Iím starting to get concerned about the landing. As I search the ground in the predawn light, I donít see trees being up rooted, or small animals rolling down the roads, so I tell myself it canít be this fast on the surface. Finally at 800 feet, I feel the first signs of slowing down. By 300í AGL Iím still going 65 mph and Iím preparing myself for a thrilling landing. This would be much easier if I had a working valve. As it is, I have made the decision to land when I get to the surface, no matter what is there. Fortunately, Iím flying over large open fields in Kansas. If I get lucky, Iíll be ok. At last, I hit a wind shear. The balloon dishes in, the basket rocks and at 200í AGL, I have slowed to 55 mph. Thatís all?? A second shear slows me a bit more. I finally realize Iím landing and I drop the drag line. I cross a barbed wire fence about 10í up and I pop the top. The balloon deflates - way to slowly for me - while I drag across a cut alfalfa field at 30 mph. After a quarter mile, the balloon comes to a stop. Iíve landed. Iím in one piece. Iím safe.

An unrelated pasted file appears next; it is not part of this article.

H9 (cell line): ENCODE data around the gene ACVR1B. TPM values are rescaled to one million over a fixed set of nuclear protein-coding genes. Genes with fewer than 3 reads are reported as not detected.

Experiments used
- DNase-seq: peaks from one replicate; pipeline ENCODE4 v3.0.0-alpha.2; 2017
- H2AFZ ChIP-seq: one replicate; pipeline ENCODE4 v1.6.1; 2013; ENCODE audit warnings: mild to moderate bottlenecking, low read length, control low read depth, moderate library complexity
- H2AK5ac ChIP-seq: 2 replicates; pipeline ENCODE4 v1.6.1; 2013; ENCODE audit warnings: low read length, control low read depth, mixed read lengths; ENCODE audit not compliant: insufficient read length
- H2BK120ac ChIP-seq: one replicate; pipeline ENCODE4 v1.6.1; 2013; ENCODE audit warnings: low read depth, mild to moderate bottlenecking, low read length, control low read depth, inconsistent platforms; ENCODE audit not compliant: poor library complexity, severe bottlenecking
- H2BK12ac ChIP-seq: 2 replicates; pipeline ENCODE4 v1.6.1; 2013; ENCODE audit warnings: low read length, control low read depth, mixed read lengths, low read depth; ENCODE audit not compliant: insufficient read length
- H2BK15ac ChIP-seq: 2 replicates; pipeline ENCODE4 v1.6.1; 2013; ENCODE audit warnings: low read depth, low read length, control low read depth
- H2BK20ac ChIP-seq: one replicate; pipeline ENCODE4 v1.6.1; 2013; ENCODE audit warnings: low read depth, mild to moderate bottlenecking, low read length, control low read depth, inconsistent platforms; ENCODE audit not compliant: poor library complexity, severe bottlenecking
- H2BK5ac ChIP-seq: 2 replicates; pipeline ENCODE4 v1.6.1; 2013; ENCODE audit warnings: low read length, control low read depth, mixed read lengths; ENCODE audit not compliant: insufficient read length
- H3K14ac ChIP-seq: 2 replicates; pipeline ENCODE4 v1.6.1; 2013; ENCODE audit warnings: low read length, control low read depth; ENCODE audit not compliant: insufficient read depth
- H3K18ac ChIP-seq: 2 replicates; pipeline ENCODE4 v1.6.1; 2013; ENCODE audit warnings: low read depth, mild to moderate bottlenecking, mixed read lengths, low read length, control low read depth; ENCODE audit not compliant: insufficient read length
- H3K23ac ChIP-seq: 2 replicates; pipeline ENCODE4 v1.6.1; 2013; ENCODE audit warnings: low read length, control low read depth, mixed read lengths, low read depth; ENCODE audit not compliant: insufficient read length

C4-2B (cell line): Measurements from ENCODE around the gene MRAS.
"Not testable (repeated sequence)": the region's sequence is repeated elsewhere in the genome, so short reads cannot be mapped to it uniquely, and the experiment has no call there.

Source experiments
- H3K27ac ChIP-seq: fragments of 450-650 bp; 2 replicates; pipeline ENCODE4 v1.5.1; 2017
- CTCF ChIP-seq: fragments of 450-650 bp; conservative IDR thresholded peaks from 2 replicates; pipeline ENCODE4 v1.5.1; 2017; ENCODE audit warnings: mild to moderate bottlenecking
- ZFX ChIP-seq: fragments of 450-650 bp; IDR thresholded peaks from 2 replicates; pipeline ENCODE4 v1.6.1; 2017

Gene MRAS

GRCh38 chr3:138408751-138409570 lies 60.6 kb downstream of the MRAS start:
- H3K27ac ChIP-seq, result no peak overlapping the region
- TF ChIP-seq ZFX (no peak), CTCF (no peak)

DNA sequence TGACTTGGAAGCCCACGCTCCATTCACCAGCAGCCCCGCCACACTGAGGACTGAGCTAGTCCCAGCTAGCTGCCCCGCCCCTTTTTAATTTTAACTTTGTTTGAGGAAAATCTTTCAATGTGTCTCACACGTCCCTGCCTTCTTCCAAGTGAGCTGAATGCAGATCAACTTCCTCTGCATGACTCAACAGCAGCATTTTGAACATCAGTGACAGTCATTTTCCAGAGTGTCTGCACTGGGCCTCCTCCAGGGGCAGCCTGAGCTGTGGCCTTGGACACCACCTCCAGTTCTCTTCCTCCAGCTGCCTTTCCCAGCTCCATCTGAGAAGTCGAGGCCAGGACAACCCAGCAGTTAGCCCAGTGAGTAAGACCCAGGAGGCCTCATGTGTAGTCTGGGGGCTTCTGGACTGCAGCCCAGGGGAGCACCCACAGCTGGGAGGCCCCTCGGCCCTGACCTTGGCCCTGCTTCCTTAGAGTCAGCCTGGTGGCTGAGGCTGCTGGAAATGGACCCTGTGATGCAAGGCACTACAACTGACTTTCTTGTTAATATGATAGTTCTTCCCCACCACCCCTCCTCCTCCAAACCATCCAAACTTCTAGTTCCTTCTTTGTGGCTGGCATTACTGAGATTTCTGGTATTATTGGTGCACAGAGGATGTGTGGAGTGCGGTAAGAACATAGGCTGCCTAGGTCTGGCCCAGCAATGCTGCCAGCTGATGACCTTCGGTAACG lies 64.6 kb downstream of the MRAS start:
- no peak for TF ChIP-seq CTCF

Bruce Krause, a local resident, was following me and drives out in the field to find out what the heck Iím doing. I have so much Adrenaline running through my body, Iím not able to have a coherent conversation with him for an hour. 20 minutes after I touched down, the crew arrives. Mike pulls out the GPS, his notepad and documents the landing. There is minor damage to the balloon, but it will live to see another flight.
As soon as we begin the trip back to ABQ, I fall into a deep sleep. A deep contented sleep.
I can hardly wait to do this again!
This was a team effort. And it was a big team. First and foremost, a great big thanks to Nick Saum for loaning me his balloon. Without that kind gesture, this flight never would have happened. Don Day did a fantastic job provided weather support. I didnít sleep during the entire flight, I donít think he slept either. Vic Johnson, Guy Gauthier and Kevin Uliassi each played a major role in getting components ready to go. Everything worked perfectly. My loyal and trusted crew from Austin Ė Mike and Cynthia Pryor and my wife Michelle who chased me non-stop all night across Kansas and were at the landing site within minutes of the landing. I think I surprised them by being in one piece. And there were lots more folks who provided components, materials, advice and their best wishes.
Editors Note: Greg missed the duration record for AM-3 Roziere balloon by about 3.5 hours. He did earn a distance record of 572 miles. Congratulations to Greg on a job well done!
Here are some pictures from the Inflation and Launch.